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Medicare Premiums

Your Monthly Premium for Medicare

Part A Standard Premium

  1. No charge for most people (at least 40 work credits)
  2. $471.00 per month for people with less than 30 work credits
  3. $259.00 per month for people with 30-39 work credits
Part A Deductible for
Each Benefit Period
$1,484.00
Hospital Inpatient
  • $0 for days 1-60
  • $371.00 a day for days 61-90
  • $742.00 a day for days 91-150 (lifetime reserve days)
  • All costs for all days after 150
Skilled Nursing Facility
  • $0 for days 1-20
  • $185.50 a day for days 21-100
  • All costs for all days after 100
Home Health Care
  • $0 for home health care services
  • 20% of the Medicare-approved amount for durable medical equipment
Hospice Care
  • $0 for hospice care

You may need to pay a copayment of no more than $5 for each prescription drug and other similar products for pain relief and symptom control while you’re at home. In the rare case your drug isn’t covered by the hospice benefit, your hospice provider should contact your Medicare drug plan to see if it’s covered under Part D.

You may need to pay 5% of the Medicare-approved amount for inpatient respite care.

Medicare doesn’t cover room and board when you get hospice care in your home or another facility where you live (like a nursing home).

Part A Late Enrollment Surcharges/Penalties:

If you aren’t eligible for premium-free Part A, and you don’t buy it when you’re first eligible, your monthly premium may go up 10%. You’ll have to pay the higher premium for twice the number of years you could’ve had Part A, but didn’t sign up.

Part B deductible -$203 per year

Part B coinsurance -After your deductible is met, you typically pay 20% of the Medicare-approved amount for most doctor services (including most doctor services while you’re a hospital inpatient), outpatient therapy, and durable medical equipment.

Part B Standard Premium -$148.50 per month (or higher depending on your income)

Most people pay the standard Part B premium amount. You pay the standard amount if:

  • You enroll in Part B for the first time in 2021.
  • You don’t get Social Security benefits.
  • You’re directly billed for your Part B premiums.
  • You have Medicare and Medicaid, and Medicaid pays your premiums. (Your state will pay the standard premium amount of $148.50.)
  • Your modified adjusted gross income as reported on your IRS tax return from 2 years ago is above a certain amount.

If you’re in 1 of these 5 groups, your 2021 Part B monthly premium rates are listed below.

If your yearly income in 2019 (for what you pay in 2021) was
File individual tax returnFile joint tax returnFile married and separate tax returnYou pay (in 2021)
$88,000 or less$176,000 or less$88,000 or less$148.50
above $88,000 up to $111,000above $176,000 up to $222,000Not applicable$207.90
above $111,000 up to $138,000above $222,000 up to $276,000Not applicable$297.00
above $138,000 up to $165,000above $276,000 up to $330,000Not applicable$386.10
above $165,000 and less than $500,000above $330,000 and less than $750,000above $88,000 and less than $412,000$475.20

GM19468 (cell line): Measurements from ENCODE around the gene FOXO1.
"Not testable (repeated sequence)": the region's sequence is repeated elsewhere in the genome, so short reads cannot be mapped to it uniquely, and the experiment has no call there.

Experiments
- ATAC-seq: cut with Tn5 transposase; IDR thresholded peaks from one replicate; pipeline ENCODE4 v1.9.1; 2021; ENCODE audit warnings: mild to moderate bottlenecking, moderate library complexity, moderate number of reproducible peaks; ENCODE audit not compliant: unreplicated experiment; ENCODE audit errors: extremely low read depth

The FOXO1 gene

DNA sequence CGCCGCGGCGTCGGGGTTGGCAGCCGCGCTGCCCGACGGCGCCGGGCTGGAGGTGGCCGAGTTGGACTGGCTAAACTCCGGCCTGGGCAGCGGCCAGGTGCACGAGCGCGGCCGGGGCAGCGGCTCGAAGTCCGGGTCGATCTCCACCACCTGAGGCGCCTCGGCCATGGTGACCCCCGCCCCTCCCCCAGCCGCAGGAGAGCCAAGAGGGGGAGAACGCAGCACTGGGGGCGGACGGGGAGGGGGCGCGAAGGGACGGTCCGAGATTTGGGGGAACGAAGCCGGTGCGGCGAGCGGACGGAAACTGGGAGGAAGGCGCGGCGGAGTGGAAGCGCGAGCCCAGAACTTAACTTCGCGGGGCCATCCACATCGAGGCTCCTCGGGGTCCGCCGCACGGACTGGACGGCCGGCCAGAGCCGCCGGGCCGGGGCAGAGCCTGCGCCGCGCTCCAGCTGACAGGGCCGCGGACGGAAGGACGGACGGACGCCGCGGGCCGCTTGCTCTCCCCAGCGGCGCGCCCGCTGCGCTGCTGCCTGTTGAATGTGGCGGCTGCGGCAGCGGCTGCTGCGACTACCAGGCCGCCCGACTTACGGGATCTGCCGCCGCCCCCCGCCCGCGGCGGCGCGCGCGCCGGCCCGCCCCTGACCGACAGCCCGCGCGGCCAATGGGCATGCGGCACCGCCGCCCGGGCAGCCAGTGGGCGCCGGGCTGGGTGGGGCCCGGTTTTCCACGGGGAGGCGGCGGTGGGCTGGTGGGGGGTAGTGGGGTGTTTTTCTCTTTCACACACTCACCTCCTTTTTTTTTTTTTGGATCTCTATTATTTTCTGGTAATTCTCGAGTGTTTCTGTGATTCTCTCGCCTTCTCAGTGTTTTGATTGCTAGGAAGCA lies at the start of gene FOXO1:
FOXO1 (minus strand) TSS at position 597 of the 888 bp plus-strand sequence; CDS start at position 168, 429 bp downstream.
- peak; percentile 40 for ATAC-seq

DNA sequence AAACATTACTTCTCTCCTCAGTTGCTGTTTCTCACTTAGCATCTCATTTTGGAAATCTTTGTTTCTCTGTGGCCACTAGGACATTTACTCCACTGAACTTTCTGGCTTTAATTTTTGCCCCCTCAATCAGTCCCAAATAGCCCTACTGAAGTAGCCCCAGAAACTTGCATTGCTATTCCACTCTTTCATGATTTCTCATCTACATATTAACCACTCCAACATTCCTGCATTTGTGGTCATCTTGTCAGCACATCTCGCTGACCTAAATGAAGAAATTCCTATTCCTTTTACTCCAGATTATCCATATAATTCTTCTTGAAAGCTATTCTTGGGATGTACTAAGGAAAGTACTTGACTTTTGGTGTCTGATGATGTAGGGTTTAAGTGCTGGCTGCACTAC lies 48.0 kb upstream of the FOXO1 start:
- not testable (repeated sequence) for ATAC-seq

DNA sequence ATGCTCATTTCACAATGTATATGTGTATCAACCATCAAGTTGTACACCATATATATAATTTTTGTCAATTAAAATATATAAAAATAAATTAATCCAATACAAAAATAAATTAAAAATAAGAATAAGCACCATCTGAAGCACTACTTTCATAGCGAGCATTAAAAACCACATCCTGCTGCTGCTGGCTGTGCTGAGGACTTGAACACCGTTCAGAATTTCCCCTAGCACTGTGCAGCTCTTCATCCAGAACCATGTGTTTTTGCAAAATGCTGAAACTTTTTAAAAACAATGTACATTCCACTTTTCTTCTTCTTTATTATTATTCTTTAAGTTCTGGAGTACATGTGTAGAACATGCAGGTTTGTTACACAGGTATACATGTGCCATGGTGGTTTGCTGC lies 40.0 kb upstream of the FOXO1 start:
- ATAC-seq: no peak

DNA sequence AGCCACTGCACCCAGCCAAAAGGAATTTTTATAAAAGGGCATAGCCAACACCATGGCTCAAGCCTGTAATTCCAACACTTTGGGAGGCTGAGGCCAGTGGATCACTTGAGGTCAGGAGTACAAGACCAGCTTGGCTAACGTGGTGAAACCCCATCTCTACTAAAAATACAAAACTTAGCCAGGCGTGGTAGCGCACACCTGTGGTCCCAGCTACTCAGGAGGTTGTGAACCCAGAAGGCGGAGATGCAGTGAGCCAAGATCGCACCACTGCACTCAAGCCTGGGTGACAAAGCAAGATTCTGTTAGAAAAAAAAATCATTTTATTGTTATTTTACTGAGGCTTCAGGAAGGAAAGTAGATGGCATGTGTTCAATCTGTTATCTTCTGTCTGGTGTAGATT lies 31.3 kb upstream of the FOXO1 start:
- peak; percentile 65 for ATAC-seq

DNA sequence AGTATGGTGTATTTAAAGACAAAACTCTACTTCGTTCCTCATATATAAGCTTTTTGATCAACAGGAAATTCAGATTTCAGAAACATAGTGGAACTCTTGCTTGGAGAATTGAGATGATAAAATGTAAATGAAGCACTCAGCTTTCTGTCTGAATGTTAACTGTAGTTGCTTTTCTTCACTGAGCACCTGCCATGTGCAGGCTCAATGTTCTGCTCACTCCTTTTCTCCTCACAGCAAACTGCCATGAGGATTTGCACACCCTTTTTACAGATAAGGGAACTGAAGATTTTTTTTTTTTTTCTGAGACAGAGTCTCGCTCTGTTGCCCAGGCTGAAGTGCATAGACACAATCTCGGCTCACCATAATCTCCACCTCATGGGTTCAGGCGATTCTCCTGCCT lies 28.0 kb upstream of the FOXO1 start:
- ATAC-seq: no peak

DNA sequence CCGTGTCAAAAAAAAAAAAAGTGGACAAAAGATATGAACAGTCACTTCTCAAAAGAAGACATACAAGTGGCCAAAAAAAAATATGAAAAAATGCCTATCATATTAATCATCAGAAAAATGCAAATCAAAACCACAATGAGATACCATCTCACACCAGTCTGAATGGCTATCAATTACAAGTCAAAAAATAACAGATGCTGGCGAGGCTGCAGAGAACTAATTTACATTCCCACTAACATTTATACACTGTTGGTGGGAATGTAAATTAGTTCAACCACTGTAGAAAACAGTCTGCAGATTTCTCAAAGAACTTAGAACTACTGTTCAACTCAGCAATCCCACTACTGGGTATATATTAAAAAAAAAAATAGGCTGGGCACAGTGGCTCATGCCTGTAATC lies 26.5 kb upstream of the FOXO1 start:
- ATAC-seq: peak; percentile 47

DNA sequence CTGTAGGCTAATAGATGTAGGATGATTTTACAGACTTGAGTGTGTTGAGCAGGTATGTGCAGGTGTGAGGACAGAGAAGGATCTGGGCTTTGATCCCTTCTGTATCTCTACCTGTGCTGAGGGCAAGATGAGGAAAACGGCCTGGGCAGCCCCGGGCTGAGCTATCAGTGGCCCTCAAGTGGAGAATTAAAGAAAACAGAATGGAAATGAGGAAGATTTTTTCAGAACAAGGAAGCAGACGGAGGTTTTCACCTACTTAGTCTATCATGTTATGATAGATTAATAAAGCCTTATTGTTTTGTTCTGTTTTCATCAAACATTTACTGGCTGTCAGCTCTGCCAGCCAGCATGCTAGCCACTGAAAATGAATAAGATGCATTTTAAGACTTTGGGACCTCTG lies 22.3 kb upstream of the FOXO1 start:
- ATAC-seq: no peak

$500,000 or above$750,000 and above$412,000 and above$504.90

 

Part B Late Enrollment Surcharges/Penalties:

If you don’t sign up for Part B when you’re first eligible, or if you drop Part B and then get it later, you may have to pay a late enrollment penalty for as long as you have Medicare. Your monthly premium for Part B may go up 10% for each full 12-month period that you could’ve had Part B, but didn’t sign up for it.

Part D Base Beneficiary Premium -$33.06 (Used to determine any late enrollment penalty amount).

Listed below are the 2021 Part D monthly income-related premium adjustment amounts to be paid by beneficiaries who file an individual tax return (including those who are single, head of household, qualifying widow(er) with dependent child, or married filing separately who lived apart from their spouse for the entire taxable year), or a joint tax return.

File individual tax returnFile joint tax returnFile married and separate tax returnYou pay (in 2021) Income-related monthly adjustment amount + your plan premium (YPP)
$88,000 or less$176,000 or less$88,000 or less$0.00 + YPP
above $88,000 up to $111,000above $176,000 up to $222,000Not applicable$12.30 + YPP
above $111,000 up to $138,000above $222,000 up to $276,000Not applicable$31.80 + YPP
above $138,000 up to $165,000above $276,000 up to $330,000Not applicable$51.20 + YPP
above $165,000 and less than $500,000above $330,000 and less than $750,000above $88,000 and less than $412,000$70.70 + YPP
$500,000 or above$750,000 and above$412,000 and above$77.10 + YPP

 

Part D deductibles, copayments, & coinsurance:

The amount you pay for Part D deductibles, copayments, and/or coinsurance varies by plan. Look for specific Medicare drug plan costs, and then call the plans you’re interested in to get more details.

Part D Late Enrollment Surcharges/Penalties:

If you don’t sign up for Part D when you’re first eligible, or if you drop Part D and then get it later, you may have to pay a late enrollment penalty for as long as you have Part D. The cost of the late enrollment penalty depends on how long you didn’t have creditable prescription drug coverage. The late enrollment penalty is calculated by multiplying 1% of the national base beneficiary premium ($33.06 in 2021) times the number of full, uncovered months that you were eligible but didn’t join a Medicare prescription drug plan and went without other creditable prescription drug coverage. This final amount is rounded to the nearest $.10 and added to your monthly premium. The national base beneficiary premium may increase each year, so the penalty amount may also increase each year.

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